Racing for the Bomb: General Leslie Groves, the Manhattan Project's Indispensable Man

By Mahncke, Frank C. | Naval War College Review, Winter 2003 | Go to article overview

Racing for the Bomb: General Leslie Groves, the Manhattan Project's Indispensable Man


Mahncke, Frank C., Naval War College Review


Norris, Robert S. Racing for the Bomb: General Leslie Groves, the Manhattan Project's Indispensable Man. South Royalton, Vt.: Steerforth Press, 2002. 722pp. $40

Today, when a major weapons system commonly takes decades or more to develop, it is hard to imagine that the greatest weapon system of them all, the Manhattan Project, took just three years from start to detonation over Japan. Those three years were the stuff of high technical and engineering drama: vast new industrial facilities were constructed in secret across the United States, two billion dollars were spent without congressional oversight, new scientific laboratories were secluded in the high desert, and a unique U.S. Army Air Forces B-29 unit was created. All this took place under the direct command of Major General Leslie Groves, U.S. Army Corps of Engineers, whose management style set a norm for large systems-development programs that persists today.

In the popular recollection of the Manhattan Project, the physicists Robert Oppenheimer, Enrico Fermi, Leo Szilard, Edward Teller, and the Los Alamos Laboratory dominate. They are attractive figures who have remained in the public eye. Yet Groves, never a popular or sympathetic personality, was the man who put it all together. As such, he is worthy of serious attention.

Robert Norris, research associate with the Natural Resources Defense Council and scholar of nuclear issues, has written a long-overdue biography of General Groves. While the central theme of this work is Groves's leadership of the Manhattan Project, Norris does a thorough job of integrating into the story his formative years, family, Army career prior to the project, and postwar role in establishing a national policy for atomic weapons.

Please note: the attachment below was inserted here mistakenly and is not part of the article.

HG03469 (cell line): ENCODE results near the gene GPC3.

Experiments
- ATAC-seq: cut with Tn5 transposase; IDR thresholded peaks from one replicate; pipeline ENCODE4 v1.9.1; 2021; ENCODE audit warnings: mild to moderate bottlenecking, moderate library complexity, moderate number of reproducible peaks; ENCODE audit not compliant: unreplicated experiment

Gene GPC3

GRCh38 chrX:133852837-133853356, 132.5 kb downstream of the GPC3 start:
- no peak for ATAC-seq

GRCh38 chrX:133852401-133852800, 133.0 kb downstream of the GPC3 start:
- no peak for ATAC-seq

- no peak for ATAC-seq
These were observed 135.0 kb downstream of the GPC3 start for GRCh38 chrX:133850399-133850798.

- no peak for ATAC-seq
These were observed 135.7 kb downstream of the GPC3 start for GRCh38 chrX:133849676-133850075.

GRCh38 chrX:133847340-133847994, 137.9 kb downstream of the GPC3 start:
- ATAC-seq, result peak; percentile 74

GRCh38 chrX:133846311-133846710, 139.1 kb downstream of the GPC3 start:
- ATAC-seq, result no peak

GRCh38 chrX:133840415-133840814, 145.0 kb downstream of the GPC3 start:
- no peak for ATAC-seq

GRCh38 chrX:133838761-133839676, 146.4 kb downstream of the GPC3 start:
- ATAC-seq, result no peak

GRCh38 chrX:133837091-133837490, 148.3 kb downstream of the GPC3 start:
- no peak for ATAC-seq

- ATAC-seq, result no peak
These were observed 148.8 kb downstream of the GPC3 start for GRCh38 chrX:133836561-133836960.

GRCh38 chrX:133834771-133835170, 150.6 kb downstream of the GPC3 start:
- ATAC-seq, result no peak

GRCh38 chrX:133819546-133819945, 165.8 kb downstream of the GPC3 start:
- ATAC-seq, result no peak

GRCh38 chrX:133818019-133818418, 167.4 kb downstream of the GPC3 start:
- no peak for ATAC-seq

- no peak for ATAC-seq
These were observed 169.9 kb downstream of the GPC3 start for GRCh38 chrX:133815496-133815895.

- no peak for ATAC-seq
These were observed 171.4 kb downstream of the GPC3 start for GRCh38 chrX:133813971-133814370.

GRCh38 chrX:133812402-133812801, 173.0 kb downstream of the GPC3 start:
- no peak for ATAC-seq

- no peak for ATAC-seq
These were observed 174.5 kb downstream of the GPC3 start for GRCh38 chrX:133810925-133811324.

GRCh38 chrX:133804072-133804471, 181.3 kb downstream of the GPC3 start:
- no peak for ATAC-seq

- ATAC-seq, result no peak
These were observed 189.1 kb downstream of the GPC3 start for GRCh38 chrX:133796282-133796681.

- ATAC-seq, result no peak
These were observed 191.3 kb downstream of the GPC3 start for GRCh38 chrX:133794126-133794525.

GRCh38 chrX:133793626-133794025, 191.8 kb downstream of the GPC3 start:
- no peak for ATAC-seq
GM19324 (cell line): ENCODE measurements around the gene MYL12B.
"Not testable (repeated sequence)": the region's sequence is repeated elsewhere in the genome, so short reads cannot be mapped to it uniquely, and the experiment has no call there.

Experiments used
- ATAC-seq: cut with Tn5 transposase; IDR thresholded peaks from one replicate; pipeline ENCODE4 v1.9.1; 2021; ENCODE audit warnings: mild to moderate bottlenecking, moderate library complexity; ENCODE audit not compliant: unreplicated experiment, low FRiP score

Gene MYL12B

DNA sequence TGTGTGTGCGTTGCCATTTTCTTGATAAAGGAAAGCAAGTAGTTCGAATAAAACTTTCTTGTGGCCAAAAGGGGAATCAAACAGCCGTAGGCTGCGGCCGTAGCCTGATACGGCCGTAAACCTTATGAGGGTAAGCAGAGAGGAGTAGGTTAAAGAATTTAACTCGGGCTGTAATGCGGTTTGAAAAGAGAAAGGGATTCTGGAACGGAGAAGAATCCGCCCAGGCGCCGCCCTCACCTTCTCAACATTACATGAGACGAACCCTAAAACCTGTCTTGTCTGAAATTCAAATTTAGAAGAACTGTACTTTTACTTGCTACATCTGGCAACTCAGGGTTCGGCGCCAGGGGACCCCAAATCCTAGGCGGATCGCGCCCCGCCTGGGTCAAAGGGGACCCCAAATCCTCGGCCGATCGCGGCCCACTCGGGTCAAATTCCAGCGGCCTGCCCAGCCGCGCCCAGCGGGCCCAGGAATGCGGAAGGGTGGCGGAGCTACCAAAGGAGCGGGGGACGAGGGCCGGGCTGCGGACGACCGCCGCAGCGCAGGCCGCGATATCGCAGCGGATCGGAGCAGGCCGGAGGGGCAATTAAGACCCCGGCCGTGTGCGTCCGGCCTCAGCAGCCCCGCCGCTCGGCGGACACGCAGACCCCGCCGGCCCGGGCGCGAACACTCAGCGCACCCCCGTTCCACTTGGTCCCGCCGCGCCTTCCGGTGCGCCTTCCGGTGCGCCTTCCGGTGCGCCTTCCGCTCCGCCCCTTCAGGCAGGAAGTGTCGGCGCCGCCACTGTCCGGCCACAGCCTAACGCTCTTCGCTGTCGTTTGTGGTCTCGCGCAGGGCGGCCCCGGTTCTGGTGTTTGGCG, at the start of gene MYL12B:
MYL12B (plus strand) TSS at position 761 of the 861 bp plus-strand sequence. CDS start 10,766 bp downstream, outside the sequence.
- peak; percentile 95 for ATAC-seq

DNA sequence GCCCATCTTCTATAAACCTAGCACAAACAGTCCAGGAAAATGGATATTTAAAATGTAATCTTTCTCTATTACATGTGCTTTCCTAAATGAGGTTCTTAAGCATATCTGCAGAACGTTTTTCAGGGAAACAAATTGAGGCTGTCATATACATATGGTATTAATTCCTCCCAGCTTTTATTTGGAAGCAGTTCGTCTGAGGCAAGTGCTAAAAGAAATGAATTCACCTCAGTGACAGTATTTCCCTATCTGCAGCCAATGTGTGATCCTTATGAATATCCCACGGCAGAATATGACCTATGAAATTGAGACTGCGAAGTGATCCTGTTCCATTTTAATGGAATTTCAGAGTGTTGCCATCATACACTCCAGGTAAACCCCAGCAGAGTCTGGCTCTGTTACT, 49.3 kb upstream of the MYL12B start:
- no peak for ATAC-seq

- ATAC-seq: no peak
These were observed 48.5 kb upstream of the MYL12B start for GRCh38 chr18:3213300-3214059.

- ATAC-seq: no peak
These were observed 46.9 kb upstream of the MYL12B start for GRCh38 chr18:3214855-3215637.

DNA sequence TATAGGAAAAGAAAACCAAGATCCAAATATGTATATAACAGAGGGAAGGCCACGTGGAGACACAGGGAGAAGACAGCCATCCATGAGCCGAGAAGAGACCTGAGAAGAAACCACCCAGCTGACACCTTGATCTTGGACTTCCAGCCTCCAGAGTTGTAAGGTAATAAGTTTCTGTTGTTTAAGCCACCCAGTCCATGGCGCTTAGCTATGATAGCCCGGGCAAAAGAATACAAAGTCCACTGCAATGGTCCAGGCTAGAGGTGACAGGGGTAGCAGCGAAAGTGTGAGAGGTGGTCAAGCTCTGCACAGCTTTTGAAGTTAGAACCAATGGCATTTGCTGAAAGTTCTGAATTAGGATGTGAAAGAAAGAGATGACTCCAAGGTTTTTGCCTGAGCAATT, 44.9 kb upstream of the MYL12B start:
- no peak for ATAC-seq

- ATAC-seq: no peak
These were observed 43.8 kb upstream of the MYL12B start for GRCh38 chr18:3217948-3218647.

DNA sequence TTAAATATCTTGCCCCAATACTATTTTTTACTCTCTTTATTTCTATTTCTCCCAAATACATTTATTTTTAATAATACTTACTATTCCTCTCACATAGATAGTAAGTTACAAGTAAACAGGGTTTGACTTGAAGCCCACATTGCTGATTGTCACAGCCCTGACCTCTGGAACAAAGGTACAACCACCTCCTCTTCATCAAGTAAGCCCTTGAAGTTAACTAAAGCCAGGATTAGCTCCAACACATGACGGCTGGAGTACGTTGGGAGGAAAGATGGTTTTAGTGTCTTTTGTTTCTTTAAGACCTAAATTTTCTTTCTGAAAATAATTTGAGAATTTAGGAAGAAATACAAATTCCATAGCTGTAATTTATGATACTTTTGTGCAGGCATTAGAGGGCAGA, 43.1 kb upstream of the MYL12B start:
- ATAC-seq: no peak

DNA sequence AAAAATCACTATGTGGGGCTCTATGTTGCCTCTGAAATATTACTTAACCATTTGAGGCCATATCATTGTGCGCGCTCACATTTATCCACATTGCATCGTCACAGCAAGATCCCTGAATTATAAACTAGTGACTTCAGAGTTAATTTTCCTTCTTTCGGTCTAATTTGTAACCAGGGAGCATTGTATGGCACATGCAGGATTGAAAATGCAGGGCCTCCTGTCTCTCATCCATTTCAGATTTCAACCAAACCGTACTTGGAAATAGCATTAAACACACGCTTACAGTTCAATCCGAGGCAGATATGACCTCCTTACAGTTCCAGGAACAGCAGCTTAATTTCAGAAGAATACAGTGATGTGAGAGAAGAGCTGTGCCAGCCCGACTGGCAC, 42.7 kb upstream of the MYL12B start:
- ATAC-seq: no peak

The sheer audacity and scope of the Manhattan Project remain impressive today. Based on theory and some critical experiments at the University of Chicago in the late 1930s and bolstered by a letter from Albert Einstein to President Franklin Roosevelt, the United States in 1942 committed itself to building an atomic bomb.

Groves, who had had a distinguished career as an Army engineer and had been the overseer of the building of the Pentagon, was selected to head the Manhattan Project in August 1942. Within just a few months, Groves brought together some of the best engineering officers in the Army, initiated vast land acquisitions for several large industrial operations for the purpose of isotope separation, established the basic technical compartmentalization policies that shaped the entire project, and brought into the program a number of prominent industrial corporations to build and run the plants. As the project grew, Groves fought for and won the highest priority for critical materials within the government's wartime allocation scheme, cornered the world market for uranium ore, set up the Los Alamos Laboratory, and appointed Oppenheimer as director.

Groves was a technically shrewd and aggressive man with complete confidence in his own judgment and willingness to take enormous technical and industrial risks with untried processes. …

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